Petitioner Jesse H. Jones was hired by the Department of Human Resources in the summer of 1976 as a boiler room operator, and he worked in that capacity at the Governor Morehead School in Raleigh until 3 December 1976. He was dismissed from his employment at that time, apparently because his job performance was not to the satisfaction of his supervisors. Petitioner appealed his dismissal through the departmental grievance machinery, ultimately bringing his dismissal before the State Personnel Commission for review. He contended that he had been dismissed without just cause. After receiving evidence, the State Personnel Commission’s hearing officer made numerous findings of fact and additionally made the following conclusions and recommendations:
1. Petitioner has appealed alleging lack of just cause in his dismissal and failure to follow procedure and policy in effecting his dismissal. The State Personnel Commission, under the authority of North Carolina General Statutes § 126-37 has jurisdiction to hear and decide Petitioner’s appeal.
2. State Personnel Policy clearly sets forth two classes of reasons for which a state employee may be dismissed. One class is personal conduct. STATE PERSONNEL POLICY *118MANUAL, Disciplinary Action, Suspension, and Dismissal, p. 5-4. In its presentation Respondent has intimated that Petitioner was under the influence of alcohol on December 3, 1976. Respondent did not offer any concrete evidence to support this allegation, only conclusory statements and personal opinion. Respondent has failed to prove this allegation and did not have just cause to dismiss Petitioner on this alleged offense.
3. “In order to determine whether there is sufficient cause to dismiss an employee for cause relating to performance of duties, two (2) aspects of the circumstances leading to this dismissal must be considered. The first is the adequacy or inadequacy of the employee’s job performance; the second is the warning process. The warning process is based upon a philosophy of mutual responsibility between the employing agency and the employee to provide the best services possible to the people of this State. Among the employer’s responsibilities is to provide training of a quality and type which will enable the employee to perform the job adequately. Among the employee’s responsibilities is to carry out his duties adequately. However, when the employer ascertains that the employee is not functioning adequately the dismissal policies promulgated by the Commission casts an additional responsibility upon the employer, and that responsibility is simply that the agency must tell the employee how his performance is not measuring up and must give him the opportunity to improve his performance so that he can do a creditable job.” Recommendation of State Personnel Commission in Roberts v Department of Labor, June 23, 1976.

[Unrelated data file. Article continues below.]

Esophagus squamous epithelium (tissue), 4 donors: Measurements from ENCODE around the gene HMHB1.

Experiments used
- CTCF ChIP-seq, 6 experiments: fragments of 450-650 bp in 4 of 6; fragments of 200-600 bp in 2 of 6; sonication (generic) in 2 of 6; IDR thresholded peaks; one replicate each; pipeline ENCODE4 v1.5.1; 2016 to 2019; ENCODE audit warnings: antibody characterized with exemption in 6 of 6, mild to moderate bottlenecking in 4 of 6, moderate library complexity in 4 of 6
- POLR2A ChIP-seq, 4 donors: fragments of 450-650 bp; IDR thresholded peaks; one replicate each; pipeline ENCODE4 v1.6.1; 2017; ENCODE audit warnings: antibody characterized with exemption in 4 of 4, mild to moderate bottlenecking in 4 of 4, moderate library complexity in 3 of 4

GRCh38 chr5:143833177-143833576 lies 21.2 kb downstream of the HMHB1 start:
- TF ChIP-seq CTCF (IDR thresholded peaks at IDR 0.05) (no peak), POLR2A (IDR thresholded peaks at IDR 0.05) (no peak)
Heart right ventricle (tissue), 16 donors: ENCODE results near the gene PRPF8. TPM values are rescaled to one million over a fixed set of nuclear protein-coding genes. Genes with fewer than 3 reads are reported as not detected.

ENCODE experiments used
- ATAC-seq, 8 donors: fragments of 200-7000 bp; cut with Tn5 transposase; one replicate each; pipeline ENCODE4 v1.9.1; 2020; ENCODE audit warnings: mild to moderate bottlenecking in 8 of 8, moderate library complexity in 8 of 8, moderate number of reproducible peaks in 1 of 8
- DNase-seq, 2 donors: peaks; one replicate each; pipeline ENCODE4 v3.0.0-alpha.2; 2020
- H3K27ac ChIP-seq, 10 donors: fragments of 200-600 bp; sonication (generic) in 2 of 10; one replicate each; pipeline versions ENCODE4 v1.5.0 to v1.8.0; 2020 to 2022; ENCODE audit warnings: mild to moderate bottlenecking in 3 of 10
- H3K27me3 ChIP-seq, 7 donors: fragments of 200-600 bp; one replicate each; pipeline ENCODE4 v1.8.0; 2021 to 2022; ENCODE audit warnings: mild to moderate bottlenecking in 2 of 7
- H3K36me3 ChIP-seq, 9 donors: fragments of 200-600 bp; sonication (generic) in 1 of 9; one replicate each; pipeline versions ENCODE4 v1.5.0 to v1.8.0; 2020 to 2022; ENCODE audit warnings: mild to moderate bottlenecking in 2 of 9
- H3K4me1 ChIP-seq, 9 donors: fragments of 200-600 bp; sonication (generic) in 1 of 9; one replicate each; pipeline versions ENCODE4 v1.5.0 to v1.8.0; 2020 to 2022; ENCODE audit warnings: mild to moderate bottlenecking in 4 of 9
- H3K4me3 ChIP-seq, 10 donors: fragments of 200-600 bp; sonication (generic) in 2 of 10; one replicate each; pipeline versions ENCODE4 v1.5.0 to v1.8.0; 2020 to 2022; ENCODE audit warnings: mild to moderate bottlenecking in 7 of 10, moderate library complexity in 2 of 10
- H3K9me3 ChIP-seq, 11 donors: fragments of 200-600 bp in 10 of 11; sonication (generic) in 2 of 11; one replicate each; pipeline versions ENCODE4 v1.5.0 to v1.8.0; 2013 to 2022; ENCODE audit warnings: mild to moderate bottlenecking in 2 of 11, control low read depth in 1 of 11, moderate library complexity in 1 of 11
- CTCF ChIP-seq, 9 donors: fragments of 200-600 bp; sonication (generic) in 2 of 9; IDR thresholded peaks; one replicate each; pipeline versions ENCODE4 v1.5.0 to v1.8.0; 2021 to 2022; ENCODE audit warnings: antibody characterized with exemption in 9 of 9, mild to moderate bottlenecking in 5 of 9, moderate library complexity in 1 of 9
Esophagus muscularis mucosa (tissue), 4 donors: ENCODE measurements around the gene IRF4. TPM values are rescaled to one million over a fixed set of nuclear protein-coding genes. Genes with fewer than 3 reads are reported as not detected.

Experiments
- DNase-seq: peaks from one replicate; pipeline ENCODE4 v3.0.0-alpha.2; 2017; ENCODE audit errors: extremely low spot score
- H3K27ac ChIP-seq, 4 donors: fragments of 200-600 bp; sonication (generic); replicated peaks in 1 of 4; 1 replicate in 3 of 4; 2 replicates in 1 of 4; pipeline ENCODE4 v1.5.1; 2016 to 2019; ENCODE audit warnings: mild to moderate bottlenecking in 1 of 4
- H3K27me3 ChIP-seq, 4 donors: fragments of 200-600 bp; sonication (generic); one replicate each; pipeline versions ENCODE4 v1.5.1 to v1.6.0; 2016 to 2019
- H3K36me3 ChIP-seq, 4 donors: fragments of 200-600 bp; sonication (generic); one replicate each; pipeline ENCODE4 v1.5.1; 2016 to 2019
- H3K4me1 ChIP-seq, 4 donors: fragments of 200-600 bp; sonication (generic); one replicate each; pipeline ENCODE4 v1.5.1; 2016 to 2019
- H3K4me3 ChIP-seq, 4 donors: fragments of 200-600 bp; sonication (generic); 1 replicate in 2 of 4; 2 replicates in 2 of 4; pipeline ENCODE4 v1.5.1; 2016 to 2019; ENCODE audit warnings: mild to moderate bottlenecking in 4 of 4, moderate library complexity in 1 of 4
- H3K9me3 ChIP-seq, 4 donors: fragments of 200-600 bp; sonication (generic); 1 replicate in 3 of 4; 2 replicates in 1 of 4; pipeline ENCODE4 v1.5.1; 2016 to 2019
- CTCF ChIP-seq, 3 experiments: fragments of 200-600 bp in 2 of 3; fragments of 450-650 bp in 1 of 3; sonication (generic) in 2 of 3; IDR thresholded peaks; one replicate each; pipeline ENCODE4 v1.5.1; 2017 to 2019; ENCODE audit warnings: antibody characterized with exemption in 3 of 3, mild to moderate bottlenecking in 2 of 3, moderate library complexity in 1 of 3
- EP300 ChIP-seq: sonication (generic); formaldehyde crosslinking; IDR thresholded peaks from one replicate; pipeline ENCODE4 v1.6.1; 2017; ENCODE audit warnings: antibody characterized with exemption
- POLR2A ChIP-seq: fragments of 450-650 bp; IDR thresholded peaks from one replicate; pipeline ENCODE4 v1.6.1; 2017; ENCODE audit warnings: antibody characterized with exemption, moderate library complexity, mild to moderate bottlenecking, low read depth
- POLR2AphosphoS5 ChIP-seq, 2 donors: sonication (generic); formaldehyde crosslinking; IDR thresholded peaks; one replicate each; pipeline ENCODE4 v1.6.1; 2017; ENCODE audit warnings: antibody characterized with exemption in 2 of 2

4. Respondent failed to give Petitioner sufficient advance warnings of his deficient performance before dismissing him. Respondent gave Petitioner oral warnings about several areas of his job performance. Although Respondent may have given Petitioner a written warning, this warning only reiterated the subjects of the previous oral warnings; such a warning does not constitute a progressive warning. Petitioner did not receive a final written warning. The lack of these warnings constitute a failure to notify Petitioner adequately of his shortcomings, and is a failure to comply even minimally with State Personnel Policy and Procedure. NORTH *119Carolina State Personnel Policy Manual, Disciplinary-Action, Suspension, and Dismissal, “Personal Conduct” pp. 5-2, 5-3.
5. Because of the lack of warnings prior to dismissal, there was insufficient cause to dismiss Mr. Jones on December 3, 1976.
6. Respondent violated State Personnel policy by dismissing Petitioner immediately for performance of duties, without giving Petitioner two weeks notice or two weeks pay in lieu of notice. NORTH CAROLINA STATE PERSONNEL POLICY MANUAL, Disciplinary Action, Suspension, and Dismissal, p. 5-3.
7. Finally, Respondent violated State Personnel Policy and State law by failing to give Petitioner both a statement of the reasons for his dismissal and for failing to give him written notice of his appeal rights when he was dismissed. NORTH CAROLINA STATE PERSONNEL POLICY MANUAL, Disciplinary Action, Suspension, and Dismissal, p. 5-3, North Carolina General Statutes, § 126-35.
Based on the above Findings of Fact and Conclusions, the hearing officer makes the following:
1. That Respondent reinstate Petitioner to his former position; or, in the alternative, that Respondent offer Petitioner comparable employment in some agency other than the Governor Morehead School;